Monday, July 4, 2016

Hello From Tyler

***Hey, I’m Tyler, the new apprentice in town. Born and raised in Sydney, I have a background in Computer Science and Mathematics. I’ve also learned Chinese for a number of years, having studied in both China and Taiwan.

Though it may seem rather odd that I’d choose to pursue this field given my background, it feels only natural to me. I have long been interested in watches - as far back as I can remember. I’ve been interested in a thousand different things over the years, but my love for mechanical watches has never waned (despite never having owned one!). It seemed inevitable that I’d one day end up doing something related to watches. When the opportunity to work alongside someone as experienced as Nicholas popped up I leapt at it without looking back. My previous studies will only help me along the way.

This past Friday was my first official day. I was like a kid in a candy shop; the opportunity to get my hands on some incredible watches and play with some fancy machines was thrilling.

In just one day we covered so much ground that it’s hard to know where to begin; timing machines, correcting time keeping of watches, pressure testing, bracelet adjusting and tool handling to name a few. We also had a lengthy discussion of the mathematical properties governing the function of a watch’s balance wheel (something Nick has touched on in a previous blog post here.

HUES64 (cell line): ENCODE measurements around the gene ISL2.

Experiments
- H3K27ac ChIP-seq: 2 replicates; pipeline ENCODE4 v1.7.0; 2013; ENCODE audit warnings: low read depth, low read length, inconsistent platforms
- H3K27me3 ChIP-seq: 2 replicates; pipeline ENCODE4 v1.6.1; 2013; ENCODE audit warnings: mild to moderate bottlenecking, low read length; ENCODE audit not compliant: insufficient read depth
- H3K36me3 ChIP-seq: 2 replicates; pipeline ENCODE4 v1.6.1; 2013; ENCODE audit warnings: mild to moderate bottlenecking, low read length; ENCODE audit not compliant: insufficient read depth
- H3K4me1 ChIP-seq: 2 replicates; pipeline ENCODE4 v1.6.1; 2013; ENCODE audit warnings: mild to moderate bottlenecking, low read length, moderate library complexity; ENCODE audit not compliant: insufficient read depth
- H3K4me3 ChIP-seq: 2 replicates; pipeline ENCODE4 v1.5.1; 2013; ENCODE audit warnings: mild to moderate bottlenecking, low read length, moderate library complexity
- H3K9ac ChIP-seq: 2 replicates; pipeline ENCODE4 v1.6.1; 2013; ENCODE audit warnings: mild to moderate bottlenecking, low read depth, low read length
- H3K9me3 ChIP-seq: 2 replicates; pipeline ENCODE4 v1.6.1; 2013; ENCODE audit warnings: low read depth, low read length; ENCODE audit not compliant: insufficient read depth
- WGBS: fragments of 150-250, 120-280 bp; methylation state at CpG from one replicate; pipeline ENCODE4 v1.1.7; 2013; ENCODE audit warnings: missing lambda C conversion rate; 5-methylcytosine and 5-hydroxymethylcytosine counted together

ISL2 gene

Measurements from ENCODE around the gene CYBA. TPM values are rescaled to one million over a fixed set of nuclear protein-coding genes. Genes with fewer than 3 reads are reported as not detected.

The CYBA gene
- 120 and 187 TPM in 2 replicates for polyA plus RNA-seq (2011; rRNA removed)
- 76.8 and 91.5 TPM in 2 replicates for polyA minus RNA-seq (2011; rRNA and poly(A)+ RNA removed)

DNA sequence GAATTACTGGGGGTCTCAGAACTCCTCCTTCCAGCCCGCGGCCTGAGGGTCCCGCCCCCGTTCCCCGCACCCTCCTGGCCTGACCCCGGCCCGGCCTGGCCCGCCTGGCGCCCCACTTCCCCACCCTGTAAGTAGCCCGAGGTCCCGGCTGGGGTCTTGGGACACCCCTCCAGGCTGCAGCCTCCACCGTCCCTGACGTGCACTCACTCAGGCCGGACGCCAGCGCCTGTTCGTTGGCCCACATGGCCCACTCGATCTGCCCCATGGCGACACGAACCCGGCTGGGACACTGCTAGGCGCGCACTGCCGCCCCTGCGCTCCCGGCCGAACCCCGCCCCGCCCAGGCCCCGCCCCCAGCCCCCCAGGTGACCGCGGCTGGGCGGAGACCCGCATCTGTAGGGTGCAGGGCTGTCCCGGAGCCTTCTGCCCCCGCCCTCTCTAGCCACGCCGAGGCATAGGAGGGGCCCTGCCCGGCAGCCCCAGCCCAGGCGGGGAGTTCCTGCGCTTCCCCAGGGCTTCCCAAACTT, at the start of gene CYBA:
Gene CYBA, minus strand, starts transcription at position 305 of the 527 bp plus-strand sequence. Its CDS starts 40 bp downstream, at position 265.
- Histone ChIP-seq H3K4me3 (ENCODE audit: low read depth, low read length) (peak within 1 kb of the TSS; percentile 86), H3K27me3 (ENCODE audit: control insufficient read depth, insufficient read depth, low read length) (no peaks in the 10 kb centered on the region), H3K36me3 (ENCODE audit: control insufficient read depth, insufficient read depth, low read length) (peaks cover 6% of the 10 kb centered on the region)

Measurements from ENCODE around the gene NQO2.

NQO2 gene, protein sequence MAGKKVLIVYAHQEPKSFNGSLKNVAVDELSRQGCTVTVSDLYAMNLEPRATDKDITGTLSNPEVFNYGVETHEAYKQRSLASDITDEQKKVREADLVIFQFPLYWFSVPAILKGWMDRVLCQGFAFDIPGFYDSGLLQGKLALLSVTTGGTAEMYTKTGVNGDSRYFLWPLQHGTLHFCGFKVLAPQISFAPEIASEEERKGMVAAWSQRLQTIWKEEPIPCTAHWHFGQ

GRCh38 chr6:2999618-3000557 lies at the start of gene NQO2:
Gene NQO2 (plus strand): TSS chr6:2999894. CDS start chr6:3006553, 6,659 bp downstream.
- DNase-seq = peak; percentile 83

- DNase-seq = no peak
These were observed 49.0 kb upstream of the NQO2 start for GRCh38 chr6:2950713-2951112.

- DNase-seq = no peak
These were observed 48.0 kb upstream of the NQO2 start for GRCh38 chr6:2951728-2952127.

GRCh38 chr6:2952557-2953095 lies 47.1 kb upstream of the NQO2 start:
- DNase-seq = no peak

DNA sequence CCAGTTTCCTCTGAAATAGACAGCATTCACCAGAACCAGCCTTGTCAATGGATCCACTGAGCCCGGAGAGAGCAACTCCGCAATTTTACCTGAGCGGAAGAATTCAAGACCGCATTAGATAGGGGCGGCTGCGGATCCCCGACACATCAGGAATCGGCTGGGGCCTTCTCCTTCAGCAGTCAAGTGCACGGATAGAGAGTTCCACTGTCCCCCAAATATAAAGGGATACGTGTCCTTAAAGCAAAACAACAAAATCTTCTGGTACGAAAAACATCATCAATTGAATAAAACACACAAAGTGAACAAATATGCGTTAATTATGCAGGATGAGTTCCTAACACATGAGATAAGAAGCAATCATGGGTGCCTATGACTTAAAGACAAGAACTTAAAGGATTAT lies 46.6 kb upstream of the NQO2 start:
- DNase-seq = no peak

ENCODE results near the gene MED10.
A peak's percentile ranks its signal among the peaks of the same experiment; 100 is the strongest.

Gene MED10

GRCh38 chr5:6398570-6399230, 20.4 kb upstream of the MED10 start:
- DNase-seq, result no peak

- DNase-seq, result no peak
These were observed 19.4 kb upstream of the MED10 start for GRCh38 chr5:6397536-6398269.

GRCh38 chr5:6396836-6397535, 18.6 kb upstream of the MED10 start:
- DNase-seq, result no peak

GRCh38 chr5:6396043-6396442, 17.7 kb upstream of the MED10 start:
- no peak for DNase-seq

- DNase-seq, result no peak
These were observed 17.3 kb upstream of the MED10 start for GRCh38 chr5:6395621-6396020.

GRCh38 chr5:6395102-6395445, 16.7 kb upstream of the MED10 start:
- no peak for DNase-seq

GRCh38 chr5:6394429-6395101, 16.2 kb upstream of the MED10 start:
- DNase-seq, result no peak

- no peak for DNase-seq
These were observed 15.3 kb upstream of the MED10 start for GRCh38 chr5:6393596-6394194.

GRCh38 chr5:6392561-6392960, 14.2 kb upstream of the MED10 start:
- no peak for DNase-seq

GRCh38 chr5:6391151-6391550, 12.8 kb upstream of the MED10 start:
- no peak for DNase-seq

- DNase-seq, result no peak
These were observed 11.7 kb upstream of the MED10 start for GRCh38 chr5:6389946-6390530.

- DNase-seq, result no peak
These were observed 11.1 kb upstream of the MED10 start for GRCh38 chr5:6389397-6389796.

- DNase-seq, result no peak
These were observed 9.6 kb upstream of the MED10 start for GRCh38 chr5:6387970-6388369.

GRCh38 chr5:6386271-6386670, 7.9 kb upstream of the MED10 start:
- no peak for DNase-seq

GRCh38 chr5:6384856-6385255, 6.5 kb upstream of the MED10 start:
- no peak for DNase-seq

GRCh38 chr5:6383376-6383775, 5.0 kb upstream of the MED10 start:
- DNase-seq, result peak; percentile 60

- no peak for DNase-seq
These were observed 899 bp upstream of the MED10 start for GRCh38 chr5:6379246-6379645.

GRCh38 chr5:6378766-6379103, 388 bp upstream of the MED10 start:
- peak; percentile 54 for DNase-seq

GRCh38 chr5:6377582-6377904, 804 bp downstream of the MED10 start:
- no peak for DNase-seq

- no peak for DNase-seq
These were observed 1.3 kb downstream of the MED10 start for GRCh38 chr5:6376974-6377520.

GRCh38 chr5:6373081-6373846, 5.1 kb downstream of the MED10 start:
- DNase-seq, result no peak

It was so exciting to finally see some of the mathematics and physics I’ve learnt over the years play out before my eyes. Though it’s a long way off yet, I’m looking forward to the day I can put some of this knowledge into practice. I love to learn and the field of horology is one with a boundless horizon. There’s so much to cover and so much room for innovation that I can get a bit ahead of myself sometimes. Patience, Tyler.

Equally exciting is the opportunity to meet those who are as interested in the history of horology as I am. I’ve already had far ranging conversations with customers about the wondrous work of some of the masters from George Daniels to Jean-Antoine L├ępine. The world of watches attracts an incredibly diverse range of people, and though not everyone is interested in the historical side of things, they all seem to be united by a few defining characteristics. To love watches is to have an appreciation of fine craftsmanship and ingenious engineering. They’re a special, super-curious breed. This transfers over into all of their interests and leads to fascinating conversations on all sorts of topics. All the more reason for me to get involved!

The search is still on for a second apprentice. Whoever that might be will find themselves in a tight-knit environment learning at a break-neck speed whilst contributing to some big things that are in the works. I can’t wait to work with them.

Until next time,


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